Images shot by Bernard J. Kleina have been shown all over the world, but it was never his intention to become a professional photographer. He just wanted to capture a slice of history. A Roman Catholic priest at the time, Kleina, who had marched with Martin Luther King Jr. in Selma, Alabama, brought his camera to a rally led by the civil rights icon at Chicago’s City Hall in 1965. When King moved here the next year to advocate for fair housing, Kleina documented the demonstrations, often turning his lens on hecklers and those attempting to stop the marches through violence. “At times it was difficult because I’d try and take a picture while blocking cherry bombs and bottles,” he says.
Kleina’s images form the centerpiece of In Focus: The Chicago Freedom Movement and the Fight for Fair Housing, running March 4 to June 20 at the Elmhurst Art Museum. In addition to more than 35 of Kleina’s photographs, the exhibition includes residential maps, news articles, and audio interviews related to the fair housing push before, during, and after King’s time in Chicago. The show examines the issue in the current moment with photos taken by students at York Community High School and members of the museum’s Teen Council, prompted by quotes from fair housing activists. On display in the museum’s McCormick House is a collaborative installation by Pittsburgh artist Alisha Wormsley and School of the Art Institute of Chicago professor Ayanah Moor: a collage of images and placards of grassroots activist groups such as Moms 4 Housing, based in Oakland, California.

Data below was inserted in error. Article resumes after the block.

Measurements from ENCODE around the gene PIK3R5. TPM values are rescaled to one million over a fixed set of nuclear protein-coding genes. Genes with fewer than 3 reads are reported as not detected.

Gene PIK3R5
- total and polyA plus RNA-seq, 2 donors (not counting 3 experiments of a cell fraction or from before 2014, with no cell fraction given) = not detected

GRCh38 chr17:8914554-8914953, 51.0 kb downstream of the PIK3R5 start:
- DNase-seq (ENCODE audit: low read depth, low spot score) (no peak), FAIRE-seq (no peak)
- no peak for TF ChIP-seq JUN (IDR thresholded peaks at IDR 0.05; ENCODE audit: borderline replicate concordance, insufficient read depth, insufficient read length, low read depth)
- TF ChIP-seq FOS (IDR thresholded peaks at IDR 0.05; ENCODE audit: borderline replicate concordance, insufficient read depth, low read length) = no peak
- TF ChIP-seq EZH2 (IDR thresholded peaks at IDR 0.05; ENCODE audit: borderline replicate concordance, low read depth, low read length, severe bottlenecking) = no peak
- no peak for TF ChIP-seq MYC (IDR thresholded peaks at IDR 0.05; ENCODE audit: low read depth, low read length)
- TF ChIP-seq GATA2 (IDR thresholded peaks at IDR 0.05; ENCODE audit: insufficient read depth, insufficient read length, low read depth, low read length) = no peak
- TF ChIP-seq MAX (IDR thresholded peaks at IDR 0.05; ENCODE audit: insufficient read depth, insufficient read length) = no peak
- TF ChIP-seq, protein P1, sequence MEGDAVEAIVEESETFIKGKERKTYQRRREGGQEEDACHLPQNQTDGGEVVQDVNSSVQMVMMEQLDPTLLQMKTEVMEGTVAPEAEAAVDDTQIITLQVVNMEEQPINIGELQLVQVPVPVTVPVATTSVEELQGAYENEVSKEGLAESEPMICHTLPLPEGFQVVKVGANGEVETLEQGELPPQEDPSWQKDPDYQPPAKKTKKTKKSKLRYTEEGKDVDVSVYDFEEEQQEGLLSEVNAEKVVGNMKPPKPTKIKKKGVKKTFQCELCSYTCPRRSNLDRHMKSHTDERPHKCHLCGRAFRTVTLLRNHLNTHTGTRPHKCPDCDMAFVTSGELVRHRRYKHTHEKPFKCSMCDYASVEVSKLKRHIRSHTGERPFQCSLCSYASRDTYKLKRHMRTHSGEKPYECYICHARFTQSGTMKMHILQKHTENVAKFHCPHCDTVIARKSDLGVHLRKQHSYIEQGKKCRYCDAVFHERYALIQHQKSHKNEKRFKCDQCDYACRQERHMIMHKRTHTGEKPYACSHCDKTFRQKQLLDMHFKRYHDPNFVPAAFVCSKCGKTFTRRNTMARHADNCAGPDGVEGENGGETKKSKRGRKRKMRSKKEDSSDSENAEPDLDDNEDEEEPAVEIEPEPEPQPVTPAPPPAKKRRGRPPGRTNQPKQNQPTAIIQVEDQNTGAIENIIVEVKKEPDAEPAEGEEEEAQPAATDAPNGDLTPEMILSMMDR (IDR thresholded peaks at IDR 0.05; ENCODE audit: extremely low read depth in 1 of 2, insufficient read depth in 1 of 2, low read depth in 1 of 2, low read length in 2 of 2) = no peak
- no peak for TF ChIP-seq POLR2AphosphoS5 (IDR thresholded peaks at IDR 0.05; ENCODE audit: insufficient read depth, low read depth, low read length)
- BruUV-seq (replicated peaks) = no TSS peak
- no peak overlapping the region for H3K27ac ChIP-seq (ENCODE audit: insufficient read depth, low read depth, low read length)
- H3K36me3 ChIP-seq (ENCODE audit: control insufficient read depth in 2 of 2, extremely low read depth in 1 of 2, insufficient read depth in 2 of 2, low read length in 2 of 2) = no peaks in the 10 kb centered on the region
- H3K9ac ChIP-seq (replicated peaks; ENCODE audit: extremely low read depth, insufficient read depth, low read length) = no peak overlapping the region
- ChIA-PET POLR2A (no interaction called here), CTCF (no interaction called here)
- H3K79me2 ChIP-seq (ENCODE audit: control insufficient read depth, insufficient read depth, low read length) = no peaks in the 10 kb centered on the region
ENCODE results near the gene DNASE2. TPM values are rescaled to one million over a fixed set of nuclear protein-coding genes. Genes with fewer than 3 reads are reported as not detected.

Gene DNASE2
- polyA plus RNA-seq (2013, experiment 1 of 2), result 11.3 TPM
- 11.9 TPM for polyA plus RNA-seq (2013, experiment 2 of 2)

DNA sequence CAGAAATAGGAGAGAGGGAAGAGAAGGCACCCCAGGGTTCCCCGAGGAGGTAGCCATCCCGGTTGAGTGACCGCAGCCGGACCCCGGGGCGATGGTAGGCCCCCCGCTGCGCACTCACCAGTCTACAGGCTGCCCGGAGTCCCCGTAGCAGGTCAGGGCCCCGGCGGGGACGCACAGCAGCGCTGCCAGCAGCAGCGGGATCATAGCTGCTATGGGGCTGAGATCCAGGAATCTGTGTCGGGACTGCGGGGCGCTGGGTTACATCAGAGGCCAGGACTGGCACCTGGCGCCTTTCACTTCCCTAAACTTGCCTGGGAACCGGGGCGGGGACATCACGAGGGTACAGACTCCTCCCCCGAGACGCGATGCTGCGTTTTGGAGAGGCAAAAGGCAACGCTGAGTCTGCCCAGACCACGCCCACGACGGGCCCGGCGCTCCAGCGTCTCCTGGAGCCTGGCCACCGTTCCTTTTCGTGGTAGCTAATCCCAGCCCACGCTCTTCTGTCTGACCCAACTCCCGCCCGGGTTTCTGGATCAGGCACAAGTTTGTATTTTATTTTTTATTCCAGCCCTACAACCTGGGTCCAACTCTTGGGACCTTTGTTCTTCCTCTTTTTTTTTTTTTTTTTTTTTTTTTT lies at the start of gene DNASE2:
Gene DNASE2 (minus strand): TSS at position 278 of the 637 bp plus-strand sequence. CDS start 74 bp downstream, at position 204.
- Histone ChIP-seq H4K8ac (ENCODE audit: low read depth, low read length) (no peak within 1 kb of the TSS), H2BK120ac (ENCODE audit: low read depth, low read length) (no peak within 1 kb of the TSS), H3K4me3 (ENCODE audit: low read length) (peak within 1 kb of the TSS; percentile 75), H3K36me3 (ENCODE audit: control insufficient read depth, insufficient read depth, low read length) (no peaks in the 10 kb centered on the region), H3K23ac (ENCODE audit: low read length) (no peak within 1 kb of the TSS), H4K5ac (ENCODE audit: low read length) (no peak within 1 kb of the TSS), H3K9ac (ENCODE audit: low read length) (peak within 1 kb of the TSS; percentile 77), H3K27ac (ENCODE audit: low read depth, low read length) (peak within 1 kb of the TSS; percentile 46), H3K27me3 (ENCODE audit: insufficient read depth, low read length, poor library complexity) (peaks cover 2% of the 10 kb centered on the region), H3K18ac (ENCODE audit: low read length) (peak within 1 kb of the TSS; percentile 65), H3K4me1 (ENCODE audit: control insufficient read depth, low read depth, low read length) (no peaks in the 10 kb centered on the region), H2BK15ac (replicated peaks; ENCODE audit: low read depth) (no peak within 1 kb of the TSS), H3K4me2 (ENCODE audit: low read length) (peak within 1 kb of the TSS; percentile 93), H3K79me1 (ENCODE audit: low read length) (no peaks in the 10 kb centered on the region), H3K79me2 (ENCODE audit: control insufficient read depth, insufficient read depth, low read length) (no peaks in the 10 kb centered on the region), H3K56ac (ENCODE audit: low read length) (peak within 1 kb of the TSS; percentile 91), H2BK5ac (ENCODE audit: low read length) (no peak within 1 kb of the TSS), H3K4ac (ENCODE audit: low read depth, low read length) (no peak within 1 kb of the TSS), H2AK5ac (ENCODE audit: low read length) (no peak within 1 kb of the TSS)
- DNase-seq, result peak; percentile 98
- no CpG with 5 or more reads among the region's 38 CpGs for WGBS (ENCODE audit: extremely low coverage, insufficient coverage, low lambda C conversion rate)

The exhibition delves deep into Kleina’s work, going beyond his documentation of King’s protests to explore his own local activism over the course of half a century. He was a priest at Immaculate Conception Catholic Church, across the street from the museum, and marched in civil rights demonstrations in a nearby park. After leaving the priesthood in 1968, Kleina worked at HOPE Fair Housing Center, a nonprofit in Wheaton, for more than 40 years, eventually serving as its executive director before retiring in 2011. While there, he took photos to help people of color keep their homes. “The city said that houses were in such poor repair that they had to be all torn down,” he recalls. “They photographed them from the alley, with a garbage can in front, making the home look as bad as possible. And I waited for a sunny day, and the homes looked beautiful. I took that to the Justice Department.”
Kleina’s wish is that this show will underscore how integral the housing aspect was to King’s vision. “When people think of civil rights, they think of voting rights, integrating lunch counters and drinking fountains, and so on. Fair housing has been kind of the stepchild of the movement.”